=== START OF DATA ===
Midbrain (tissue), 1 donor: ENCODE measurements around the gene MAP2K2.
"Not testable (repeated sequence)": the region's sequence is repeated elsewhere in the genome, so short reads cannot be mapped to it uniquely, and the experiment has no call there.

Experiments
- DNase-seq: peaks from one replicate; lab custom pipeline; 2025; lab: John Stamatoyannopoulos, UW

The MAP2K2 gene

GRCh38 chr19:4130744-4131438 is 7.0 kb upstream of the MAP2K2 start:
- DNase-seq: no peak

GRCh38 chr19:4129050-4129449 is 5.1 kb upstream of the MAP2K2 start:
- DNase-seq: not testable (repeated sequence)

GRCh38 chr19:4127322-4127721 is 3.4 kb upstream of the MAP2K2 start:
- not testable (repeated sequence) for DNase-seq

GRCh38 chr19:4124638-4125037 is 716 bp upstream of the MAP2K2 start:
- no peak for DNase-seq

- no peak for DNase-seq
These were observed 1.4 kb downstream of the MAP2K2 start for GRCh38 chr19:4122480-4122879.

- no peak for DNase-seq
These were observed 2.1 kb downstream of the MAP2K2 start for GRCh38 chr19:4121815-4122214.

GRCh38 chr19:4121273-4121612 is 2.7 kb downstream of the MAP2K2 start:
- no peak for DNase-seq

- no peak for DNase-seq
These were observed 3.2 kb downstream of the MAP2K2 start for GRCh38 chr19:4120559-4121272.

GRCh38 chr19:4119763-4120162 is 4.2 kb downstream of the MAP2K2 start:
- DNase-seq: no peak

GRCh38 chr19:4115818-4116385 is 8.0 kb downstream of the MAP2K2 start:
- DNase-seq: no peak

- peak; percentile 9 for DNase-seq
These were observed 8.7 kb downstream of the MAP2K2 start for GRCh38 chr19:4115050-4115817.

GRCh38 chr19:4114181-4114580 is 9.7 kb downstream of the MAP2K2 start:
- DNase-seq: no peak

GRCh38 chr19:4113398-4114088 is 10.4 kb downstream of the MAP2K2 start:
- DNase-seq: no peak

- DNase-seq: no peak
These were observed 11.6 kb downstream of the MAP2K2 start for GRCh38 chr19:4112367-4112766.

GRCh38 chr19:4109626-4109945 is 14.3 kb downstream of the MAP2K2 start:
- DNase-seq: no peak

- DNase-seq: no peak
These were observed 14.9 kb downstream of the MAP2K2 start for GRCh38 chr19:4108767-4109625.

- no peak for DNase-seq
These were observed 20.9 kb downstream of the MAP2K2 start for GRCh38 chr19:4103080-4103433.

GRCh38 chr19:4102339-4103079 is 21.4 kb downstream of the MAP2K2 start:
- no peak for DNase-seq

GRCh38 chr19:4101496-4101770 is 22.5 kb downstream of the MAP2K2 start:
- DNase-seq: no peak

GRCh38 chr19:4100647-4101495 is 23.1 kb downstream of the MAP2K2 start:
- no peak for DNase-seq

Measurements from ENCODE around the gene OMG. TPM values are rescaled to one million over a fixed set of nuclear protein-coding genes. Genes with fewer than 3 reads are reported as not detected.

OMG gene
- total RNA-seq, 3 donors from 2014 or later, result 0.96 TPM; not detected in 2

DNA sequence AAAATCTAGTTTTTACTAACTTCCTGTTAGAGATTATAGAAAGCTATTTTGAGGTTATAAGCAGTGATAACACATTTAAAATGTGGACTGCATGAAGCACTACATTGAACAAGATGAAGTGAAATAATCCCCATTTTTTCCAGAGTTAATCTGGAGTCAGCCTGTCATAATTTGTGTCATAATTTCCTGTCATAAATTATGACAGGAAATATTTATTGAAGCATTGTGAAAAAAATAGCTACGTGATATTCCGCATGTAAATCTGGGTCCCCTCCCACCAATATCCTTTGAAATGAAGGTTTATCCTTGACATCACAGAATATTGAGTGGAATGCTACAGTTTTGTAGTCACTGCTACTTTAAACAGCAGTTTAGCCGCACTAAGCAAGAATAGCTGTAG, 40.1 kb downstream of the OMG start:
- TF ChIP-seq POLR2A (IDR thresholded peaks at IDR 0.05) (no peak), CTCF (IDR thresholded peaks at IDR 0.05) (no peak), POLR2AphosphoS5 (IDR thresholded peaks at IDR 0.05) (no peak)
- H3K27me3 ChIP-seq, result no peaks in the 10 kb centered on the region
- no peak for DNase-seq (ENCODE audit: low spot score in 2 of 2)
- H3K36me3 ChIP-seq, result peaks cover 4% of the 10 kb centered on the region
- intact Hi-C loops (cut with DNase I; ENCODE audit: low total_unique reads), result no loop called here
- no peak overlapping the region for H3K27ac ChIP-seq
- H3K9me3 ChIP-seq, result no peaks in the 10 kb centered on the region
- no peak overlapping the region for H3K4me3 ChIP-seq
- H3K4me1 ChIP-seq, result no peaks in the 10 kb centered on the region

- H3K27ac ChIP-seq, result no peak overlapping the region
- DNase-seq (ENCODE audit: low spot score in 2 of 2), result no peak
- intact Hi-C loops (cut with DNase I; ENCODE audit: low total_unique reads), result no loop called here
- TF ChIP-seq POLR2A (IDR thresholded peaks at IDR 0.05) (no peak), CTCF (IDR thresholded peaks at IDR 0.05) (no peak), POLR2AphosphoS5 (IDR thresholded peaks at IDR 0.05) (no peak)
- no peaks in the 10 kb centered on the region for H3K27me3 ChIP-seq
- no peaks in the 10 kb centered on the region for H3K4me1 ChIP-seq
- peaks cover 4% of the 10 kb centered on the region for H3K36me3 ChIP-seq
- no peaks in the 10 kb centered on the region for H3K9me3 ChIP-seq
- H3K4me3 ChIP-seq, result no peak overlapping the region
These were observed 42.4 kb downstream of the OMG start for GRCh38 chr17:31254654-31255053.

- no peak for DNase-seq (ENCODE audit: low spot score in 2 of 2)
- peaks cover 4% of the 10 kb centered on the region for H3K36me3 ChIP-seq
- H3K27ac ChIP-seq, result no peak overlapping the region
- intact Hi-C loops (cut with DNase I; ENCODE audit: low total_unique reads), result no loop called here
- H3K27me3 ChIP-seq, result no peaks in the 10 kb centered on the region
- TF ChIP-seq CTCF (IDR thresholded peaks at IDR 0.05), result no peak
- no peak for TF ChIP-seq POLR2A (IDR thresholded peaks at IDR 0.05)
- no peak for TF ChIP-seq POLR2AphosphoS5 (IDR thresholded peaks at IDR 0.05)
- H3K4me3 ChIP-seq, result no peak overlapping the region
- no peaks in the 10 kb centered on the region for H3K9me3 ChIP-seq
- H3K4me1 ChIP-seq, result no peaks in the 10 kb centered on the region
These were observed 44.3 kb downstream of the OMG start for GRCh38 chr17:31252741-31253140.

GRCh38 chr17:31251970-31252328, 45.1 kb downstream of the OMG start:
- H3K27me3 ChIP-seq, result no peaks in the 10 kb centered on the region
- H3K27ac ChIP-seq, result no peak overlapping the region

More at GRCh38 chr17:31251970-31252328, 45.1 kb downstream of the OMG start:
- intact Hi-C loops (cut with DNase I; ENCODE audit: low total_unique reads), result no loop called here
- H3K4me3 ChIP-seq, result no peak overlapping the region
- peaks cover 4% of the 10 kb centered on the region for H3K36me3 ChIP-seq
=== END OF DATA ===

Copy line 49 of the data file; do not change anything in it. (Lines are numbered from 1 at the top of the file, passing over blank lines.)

DNA sequence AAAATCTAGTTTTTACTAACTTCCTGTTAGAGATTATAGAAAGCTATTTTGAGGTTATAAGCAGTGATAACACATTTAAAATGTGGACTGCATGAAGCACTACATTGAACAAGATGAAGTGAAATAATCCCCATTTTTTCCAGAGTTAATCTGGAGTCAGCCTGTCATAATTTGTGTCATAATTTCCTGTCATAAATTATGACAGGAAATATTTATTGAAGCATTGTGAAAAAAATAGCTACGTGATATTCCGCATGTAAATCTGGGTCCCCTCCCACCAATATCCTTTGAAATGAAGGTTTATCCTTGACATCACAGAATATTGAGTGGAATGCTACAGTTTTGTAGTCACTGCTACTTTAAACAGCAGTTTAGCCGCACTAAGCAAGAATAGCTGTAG, 40.1 kb downstream of the OMG start: